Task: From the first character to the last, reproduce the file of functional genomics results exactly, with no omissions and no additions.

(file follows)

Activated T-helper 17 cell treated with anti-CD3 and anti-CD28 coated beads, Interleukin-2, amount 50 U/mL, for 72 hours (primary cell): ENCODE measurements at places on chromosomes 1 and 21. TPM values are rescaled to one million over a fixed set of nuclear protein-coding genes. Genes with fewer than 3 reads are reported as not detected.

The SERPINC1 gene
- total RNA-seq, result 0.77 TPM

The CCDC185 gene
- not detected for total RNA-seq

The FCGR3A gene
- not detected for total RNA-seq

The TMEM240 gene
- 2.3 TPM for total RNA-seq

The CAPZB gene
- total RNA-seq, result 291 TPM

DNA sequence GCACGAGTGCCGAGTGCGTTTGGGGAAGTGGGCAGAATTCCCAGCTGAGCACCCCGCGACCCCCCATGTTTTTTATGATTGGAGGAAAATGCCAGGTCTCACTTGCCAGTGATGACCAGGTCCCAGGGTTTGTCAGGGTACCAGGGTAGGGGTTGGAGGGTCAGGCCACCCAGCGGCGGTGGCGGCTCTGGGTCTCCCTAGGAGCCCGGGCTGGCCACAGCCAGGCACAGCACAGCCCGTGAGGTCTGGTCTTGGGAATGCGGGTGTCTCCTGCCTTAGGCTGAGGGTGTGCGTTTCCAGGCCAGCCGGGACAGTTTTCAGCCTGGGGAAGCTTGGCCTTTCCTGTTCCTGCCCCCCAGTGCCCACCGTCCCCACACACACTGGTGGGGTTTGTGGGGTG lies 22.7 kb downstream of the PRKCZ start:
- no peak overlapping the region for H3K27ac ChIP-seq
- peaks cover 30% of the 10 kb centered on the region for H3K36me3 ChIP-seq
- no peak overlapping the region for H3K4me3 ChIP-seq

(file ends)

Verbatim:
Activated T-helper 17 cell treated with anti-CD3 and anti-CD28 coated beads, Interleukin-2, amount 50 U/mL, for 72 hours (primary cell): ENCODE measurements at places on chromosomes 1 and 21. TPM values are rescaled to one million over a fixed set of nuclear protein-coding genes. Genes with fewer than 3 reads are reported as not detected.

The SERPINC1 gene
- total RNA-seq, result 0.77 TPM

The CCDC185 gene
- not detected for total RNA-seq

The FCGR3A gene
- not detected for total RNA-seq

The TMEM240 gene
- 2.3 TPM for total RNA-seq

The CAPZB gene
- total RNA-seq, result 291 TPM

DNA sequence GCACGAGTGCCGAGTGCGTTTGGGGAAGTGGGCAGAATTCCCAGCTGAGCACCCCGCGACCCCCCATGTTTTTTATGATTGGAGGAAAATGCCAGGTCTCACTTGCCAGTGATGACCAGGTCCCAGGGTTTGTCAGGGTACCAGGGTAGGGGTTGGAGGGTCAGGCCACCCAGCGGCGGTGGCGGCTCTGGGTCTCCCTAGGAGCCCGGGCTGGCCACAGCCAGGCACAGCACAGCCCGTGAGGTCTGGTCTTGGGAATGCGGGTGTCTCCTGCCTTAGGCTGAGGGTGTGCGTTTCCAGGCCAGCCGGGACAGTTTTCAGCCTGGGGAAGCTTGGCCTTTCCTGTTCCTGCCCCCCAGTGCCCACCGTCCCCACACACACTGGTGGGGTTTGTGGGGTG lies 22.7 kb downstream of the PRKCZ start:
- no peak overlapping the region for H3K27ac ChIP-seq
- peaks cover 30% of the 10 kb centered on the region for H3K36me3 ChIP-seq
- no peak overlapping the region for H3K4me3 ChIP-seq